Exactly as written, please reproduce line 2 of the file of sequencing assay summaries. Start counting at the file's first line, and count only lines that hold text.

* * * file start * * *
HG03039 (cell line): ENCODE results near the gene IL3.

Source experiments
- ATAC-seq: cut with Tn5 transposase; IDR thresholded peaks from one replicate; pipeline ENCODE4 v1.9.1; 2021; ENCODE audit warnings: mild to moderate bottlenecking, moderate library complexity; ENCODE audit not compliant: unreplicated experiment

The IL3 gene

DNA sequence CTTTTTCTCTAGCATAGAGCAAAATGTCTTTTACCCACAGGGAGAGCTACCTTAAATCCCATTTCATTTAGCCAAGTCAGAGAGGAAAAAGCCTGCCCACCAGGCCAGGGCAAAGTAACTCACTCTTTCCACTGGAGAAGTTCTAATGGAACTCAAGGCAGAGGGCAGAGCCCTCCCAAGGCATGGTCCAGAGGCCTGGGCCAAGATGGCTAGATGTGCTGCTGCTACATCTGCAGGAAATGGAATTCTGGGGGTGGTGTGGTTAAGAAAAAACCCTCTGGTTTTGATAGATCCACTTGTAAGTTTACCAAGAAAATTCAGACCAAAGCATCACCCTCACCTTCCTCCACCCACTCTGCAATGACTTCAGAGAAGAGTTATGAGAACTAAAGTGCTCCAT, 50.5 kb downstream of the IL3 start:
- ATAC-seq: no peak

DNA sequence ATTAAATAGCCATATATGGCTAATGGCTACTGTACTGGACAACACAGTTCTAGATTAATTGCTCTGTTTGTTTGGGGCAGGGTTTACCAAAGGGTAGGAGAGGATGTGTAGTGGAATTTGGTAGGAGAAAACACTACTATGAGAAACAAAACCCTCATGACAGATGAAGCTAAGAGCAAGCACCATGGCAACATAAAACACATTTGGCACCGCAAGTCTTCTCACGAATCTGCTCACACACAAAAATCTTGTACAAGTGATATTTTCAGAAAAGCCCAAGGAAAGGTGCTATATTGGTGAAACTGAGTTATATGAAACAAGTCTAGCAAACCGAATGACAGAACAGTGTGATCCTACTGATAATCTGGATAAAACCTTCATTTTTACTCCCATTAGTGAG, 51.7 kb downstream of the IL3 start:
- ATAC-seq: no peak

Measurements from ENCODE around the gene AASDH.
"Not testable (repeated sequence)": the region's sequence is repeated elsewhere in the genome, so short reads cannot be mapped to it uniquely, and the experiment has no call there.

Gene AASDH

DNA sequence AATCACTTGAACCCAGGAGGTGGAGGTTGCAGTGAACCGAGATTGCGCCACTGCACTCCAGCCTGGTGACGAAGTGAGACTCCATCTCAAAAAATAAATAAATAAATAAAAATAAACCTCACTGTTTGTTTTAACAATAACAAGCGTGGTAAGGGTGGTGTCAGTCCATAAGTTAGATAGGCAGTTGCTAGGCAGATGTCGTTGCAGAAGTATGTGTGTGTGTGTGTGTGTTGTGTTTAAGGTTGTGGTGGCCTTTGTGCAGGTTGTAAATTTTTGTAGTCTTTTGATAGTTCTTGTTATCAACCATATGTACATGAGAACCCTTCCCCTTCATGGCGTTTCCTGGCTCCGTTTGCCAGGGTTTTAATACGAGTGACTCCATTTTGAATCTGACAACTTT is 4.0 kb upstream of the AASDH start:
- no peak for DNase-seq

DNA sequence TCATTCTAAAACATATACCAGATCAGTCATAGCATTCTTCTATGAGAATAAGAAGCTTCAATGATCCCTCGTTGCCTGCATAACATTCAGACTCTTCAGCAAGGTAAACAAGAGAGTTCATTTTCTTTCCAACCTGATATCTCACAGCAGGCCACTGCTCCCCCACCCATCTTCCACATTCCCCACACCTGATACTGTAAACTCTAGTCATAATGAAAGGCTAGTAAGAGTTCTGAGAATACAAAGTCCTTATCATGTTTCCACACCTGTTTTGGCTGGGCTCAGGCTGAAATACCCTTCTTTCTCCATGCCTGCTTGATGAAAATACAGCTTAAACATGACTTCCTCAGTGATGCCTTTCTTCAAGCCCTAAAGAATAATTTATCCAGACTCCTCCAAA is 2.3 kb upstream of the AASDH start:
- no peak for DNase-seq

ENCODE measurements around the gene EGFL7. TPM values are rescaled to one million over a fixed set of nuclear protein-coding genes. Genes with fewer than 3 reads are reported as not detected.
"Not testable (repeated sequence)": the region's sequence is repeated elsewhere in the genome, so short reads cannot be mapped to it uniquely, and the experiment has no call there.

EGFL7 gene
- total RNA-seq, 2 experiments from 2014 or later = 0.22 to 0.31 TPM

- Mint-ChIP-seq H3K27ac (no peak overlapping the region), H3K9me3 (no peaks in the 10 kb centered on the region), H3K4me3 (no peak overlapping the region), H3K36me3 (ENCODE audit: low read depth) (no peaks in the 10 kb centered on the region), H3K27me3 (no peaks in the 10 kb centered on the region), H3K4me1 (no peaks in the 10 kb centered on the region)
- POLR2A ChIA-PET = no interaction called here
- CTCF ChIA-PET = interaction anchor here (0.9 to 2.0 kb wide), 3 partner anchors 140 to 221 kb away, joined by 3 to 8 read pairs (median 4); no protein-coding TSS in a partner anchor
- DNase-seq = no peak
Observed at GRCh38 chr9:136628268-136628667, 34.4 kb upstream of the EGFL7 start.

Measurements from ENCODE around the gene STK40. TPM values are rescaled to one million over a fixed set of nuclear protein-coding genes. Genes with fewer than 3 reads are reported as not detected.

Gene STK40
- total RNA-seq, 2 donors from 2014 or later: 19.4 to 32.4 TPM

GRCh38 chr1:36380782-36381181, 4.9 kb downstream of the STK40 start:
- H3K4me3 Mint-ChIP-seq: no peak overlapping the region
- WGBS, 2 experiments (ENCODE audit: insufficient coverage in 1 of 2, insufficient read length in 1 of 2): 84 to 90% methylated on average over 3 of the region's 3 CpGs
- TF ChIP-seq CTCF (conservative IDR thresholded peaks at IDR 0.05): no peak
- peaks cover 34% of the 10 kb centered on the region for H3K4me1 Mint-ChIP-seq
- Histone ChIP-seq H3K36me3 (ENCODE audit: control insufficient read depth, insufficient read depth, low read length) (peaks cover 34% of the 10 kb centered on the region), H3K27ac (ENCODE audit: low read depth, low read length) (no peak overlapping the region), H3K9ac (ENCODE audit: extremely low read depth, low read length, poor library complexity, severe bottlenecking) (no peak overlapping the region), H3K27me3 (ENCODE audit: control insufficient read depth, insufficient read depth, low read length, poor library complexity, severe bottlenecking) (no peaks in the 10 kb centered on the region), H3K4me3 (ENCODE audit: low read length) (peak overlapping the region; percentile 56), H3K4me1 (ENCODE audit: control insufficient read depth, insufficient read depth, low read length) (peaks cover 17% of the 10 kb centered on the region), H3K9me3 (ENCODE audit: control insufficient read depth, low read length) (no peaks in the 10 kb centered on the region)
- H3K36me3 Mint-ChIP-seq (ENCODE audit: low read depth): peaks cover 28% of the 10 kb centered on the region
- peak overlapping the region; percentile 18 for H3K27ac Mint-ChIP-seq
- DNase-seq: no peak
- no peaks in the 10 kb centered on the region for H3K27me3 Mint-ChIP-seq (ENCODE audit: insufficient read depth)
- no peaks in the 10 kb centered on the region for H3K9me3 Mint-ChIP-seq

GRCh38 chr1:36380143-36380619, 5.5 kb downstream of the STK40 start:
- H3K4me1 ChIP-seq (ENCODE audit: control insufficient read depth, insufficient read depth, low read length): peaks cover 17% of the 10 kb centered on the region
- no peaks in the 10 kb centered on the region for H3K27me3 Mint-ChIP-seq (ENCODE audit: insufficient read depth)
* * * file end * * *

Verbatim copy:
Source experiments